Heterogeneous Seed Patterns
In all my previous posts on the Man-in-the-Maze labyrinth I have shown labyrinths with homogeneous seed patterns (see: related posts, below). I term seed patterns as homogenous, that are composed of a series of similar elements.
I have shown seed patterns with single (not nested) turns as well as seed patterns with elements of solely two nested turns or four nested turns. The labyrinths of the Löwenstein 3, Näpfchenstein, and Casale Monferrato types and the smaller of the two labyrinths with 7 circuits shown in part / 3 of this series all have single turns (Ill. 1, left figure). The patterns of these labyrinths are made-up of a serpentine from the outside in. The seed patterns of the Knossos, Cretan and Otfrid type labyrinths are composed solely of elements with two nested turns (ill. 1, central figure), see also part / 4 of this series. The larger of the two labyrinths with 7 circuits shown in part /3 has two elements with four nested turns (ill. 1, right figure).
Most labyrinths, however, have a mixed – I therefore term it: heterogenous – seed pattern. I will show this here with two examples. The first example is the labyrinth, I am wont to use for purposes of demonstrations, so to speak my demonstration labyrinth. It is this the labyrinth that corresponds with Arnol’d’s figure 5, I have already presented in this post.
The seed pattern of this labyrinth is composed of several different elements. The right half consists of an element with three nested turns (ill. 2, right figure). The left half is composed of two other elements. One of it is a single turn (ill. 2, left figure), the other has two nested turns (ill. 2, central figure).
How many rings now do we need for such a seed pattern in the MiM auxiliary figure? From the previous posts we know that seed patterns with single turns take one circuit, such with two nested turns take 2 circuits and so forth. Therefore it is reasonable to assume we will need three circuits, as many as are required to cover the three nested turns of the right half of the seed pattern.
And indeed this is true. The single turn on top left of the seed pattern covers the innermost circuit of the auxiliary figure (ill. 3, left figure). The two nested turns on bottom left cover two circuits (ill 3, central figure). The three nested turns of the right half of the seed pattern cover three circuits (ill. 3, right figure). Thus, the number of circuits required is determined by the element with the most nested turns.
In addition there is another effect on the apparence of the seed pattern in the MiM-style .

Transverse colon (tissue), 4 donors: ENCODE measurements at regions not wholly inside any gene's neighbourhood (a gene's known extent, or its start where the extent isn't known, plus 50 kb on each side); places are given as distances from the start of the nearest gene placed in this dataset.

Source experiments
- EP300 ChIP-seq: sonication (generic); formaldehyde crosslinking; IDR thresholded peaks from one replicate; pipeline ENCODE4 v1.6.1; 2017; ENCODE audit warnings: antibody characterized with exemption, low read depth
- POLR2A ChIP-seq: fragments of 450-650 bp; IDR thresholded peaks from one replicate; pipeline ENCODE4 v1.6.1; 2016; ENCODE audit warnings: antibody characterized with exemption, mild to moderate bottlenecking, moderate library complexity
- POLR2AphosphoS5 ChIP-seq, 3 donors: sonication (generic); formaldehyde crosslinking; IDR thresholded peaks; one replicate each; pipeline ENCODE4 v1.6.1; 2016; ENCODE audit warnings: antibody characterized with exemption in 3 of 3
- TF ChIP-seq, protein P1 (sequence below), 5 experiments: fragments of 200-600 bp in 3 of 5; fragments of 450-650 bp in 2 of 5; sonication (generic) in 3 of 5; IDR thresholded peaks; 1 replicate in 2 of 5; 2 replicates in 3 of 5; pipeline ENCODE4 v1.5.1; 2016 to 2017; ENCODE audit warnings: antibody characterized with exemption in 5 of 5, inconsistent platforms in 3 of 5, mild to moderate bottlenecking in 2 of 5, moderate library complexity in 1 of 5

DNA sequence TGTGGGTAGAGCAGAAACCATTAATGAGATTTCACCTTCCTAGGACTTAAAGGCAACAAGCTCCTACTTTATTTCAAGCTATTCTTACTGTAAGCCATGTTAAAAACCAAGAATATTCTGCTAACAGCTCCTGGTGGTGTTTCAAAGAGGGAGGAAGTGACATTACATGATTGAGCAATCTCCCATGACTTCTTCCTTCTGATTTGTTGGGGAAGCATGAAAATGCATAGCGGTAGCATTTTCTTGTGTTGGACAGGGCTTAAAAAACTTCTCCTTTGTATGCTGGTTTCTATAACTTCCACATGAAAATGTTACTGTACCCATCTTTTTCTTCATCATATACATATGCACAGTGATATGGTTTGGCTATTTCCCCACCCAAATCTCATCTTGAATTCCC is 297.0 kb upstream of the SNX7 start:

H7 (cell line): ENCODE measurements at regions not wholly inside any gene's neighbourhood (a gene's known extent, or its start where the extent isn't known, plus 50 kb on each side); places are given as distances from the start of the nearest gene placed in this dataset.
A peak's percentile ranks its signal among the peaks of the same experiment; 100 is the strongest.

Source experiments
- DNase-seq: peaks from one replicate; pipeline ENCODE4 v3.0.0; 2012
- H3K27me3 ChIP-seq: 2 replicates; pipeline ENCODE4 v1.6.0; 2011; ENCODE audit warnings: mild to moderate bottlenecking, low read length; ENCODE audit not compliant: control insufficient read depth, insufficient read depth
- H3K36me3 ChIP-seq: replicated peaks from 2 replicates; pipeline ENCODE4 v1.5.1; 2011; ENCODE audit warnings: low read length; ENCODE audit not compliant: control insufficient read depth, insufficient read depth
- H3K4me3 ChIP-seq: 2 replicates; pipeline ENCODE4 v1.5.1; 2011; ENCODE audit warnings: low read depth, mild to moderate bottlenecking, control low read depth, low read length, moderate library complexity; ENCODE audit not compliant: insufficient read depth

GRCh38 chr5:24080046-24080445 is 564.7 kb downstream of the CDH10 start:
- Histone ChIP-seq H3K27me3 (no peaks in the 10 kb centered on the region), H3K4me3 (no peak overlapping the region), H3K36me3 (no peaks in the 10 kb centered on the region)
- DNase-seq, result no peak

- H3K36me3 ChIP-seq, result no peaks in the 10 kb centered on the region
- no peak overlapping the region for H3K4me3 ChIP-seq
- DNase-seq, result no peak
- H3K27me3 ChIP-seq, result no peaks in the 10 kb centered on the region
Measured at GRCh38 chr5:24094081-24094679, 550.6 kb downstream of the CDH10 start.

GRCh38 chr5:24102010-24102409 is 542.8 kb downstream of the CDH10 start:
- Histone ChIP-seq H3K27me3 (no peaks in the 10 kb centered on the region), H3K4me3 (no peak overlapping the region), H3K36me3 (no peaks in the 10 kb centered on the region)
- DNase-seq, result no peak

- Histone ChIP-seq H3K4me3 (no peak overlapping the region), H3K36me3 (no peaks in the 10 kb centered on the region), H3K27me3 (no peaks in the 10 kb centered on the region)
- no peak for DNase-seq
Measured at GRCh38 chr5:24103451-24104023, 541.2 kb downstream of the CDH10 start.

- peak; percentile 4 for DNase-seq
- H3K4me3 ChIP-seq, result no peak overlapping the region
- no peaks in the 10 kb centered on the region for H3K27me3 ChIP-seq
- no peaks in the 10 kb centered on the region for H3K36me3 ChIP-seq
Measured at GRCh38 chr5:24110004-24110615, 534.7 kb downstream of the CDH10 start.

In heterogenous seed patterns, not all the ends lie on the same ring of the auxiliary figure. (ill. 4, left figure). Despite this, of course, three circuits of the auxiliary figure are needed for the seed pattern. Therefore it makes sense to prolong the ends on the inner rings so that they all end on the same ring of the auxiliary figure. Some of the dots are prolonged to lines and also some of the lines are prolonged (ill. 4, central figure). The result can be seen in the right figure of ill. 4.
In order to draw my demonstration labyrinth in the MiM-style, we thus need 5 circuits for the labyrinth, 1 circuit for the center, and 3 circuits for the seed pattern.
The second example offers me the opportunity to draw the attention to a very beautiful historical labyrinth.
The illustration shows the seed pattern and its variation to the MiM-style of the Cakra-vyuh labyrinth. This labyrinth has 11 circuits and is self-dual. However, according to the classification by Tony Phillips, it is an uninteresting labyrinth. Of interest for our purpose is, that the seed pattern of this labyrinth is composed of elements with single (not nested) and with two nested turns. Four of its 24 ends, the four dots, lie on the second innermost ring. The other 20 ends, 16 lines and 4 dots, lie on the third inner ring. The four innermost dots are therefore prolonged to lines so that all ends lie on the third inner ring.
In order to draw the Cakra-vyuh type labyrinth in the MiM-style, an auxiliary figure with 24 spokes and 15 rings (11 circuits for the labyrinth + 1 for the center + 2 for the seed pattern = 14 circuits), i.e. 15 rings is needed.
- How to Draw a Man-in-the-Maze Labyrinth / 4
- How to Draw a Man-in-the-Maze Labyrinth / 3
- Un- / interesting Labyrinths
- Considering Meanders and Labyrinths
P.S.: Fortunately the seed pattern of the Cakra-vyuh type labyrinth in the MiM-style covers the same number of circuits as the seed pattern of the Otfrid type. So for the drawing we can use the walls (black) of the Otfrid type labyrinth in the MiM-sytle (from part / 4) and only have to exchange the seed patterns (blue).